I played Daniel’s mom for the first time in this round.
One of the coolest lines not played was this one:
11..b4, 12.axb cxb, 13.Bb5+ Bd7, 14.d5xe6 Bxb5, 15.NxBb5 axN, 16.exd6 Nc6, 17.d7+ Ke7, 18.Bxc5+ Kxe6, 19.Re1+, etc.
I had seen up to move 14, but wasn’t sure after that because G/90 is just not enough time to calculate everything up front; some of it would have to be calculated after Black’s reply.
Another easy line I missed was 20.Bxc5, which I felt sure was right, but somehow missed 20…RxR, 21.RxR QxB, 22.RxR+ Ke7 (I only saw up to here), but now 23.Re8+ Kf6 or Kd6 and Ne4+ forks king and queen.
I had 33 minutes left at the end of the game, she around an hour, but this time I made sure not to get too “into the game” because at G/90 it’s not just about you, your opponent, or even chess itself, it’s largely about clock management.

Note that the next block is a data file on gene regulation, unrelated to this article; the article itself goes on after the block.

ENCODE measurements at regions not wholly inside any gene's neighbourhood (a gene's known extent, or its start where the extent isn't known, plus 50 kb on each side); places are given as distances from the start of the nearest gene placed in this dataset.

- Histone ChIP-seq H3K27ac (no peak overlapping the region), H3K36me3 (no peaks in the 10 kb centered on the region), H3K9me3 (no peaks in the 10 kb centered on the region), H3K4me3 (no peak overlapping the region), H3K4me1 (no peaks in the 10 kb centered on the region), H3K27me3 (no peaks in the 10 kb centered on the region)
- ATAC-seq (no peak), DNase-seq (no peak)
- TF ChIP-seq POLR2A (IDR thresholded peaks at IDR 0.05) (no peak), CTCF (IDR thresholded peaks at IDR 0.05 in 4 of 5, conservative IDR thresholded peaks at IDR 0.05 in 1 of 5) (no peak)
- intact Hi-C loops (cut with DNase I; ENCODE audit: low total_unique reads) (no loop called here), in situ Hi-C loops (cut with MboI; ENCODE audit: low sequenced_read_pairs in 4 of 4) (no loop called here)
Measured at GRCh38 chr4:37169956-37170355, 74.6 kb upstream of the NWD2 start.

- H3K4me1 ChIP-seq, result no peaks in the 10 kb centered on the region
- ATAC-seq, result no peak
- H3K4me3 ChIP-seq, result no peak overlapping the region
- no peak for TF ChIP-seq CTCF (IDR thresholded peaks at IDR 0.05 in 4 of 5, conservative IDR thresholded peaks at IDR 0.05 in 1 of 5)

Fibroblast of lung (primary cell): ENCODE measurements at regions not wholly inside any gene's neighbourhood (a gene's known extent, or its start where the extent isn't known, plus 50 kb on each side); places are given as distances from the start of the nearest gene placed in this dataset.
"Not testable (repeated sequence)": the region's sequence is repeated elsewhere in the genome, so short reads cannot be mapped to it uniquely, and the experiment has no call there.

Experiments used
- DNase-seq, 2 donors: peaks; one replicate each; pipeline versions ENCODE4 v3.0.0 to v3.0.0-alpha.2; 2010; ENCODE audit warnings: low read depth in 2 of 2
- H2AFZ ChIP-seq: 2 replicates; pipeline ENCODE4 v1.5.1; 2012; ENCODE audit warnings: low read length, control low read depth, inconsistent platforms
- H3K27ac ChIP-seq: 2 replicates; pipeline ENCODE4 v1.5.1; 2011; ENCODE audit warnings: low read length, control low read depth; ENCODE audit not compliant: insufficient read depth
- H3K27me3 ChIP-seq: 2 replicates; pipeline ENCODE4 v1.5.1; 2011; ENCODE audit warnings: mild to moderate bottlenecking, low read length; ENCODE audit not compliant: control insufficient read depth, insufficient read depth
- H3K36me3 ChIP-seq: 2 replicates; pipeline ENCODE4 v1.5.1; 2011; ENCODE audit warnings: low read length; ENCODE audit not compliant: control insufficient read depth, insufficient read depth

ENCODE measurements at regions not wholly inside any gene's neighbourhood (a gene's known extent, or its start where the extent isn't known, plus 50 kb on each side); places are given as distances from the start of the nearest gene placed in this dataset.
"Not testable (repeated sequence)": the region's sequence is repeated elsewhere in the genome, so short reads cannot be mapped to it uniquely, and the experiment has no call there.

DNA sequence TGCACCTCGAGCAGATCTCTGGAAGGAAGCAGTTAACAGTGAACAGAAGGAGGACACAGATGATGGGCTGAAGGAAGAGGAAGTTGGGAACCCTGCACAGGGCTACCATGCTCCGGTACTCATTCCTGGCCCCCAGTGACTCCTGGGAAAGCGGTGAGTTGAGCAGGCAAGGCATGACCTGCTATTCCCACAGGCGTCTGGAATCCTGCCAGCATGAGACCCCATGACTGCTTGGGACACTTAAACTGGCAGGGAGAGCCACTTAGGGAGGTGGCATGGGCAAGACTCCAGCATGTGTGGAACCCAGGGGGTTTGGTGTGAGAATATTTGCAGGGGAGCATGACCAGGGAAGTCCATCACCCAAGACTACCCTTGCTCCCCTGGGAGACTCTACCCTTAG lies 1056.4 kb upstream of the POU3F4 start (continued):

The interesting thing about playing a game against weaker or less experienced opponents is that it is all about mating attacks and tactics, whereas against stronger players endgames predominate.
Positionally, I missed that I should have played d5 at the first chance because the d5 pawn acts as a wedge which would have cramped Black’s queenside development badly, not to mention that the follow-up Ne4-Nd6+..BxNd6, exBd6 is a winning passed pawn, and a4 push can create a hole on c4 as well.
I got one rating points for this game, probably only because it’s impossible to get zero for a win. That’s funny, even if your opponent has a rating of zero, you will get one rating point for a victory. haha.
It is a little deflating that even though we are allotted 3 hours, there was only one game going beyond the 1 and 1/2 hour point (and this is almost always the case on Wednesdays, where it is mostly sub-1800 level players), and that was Mark’s, and only because he uses all of his clock.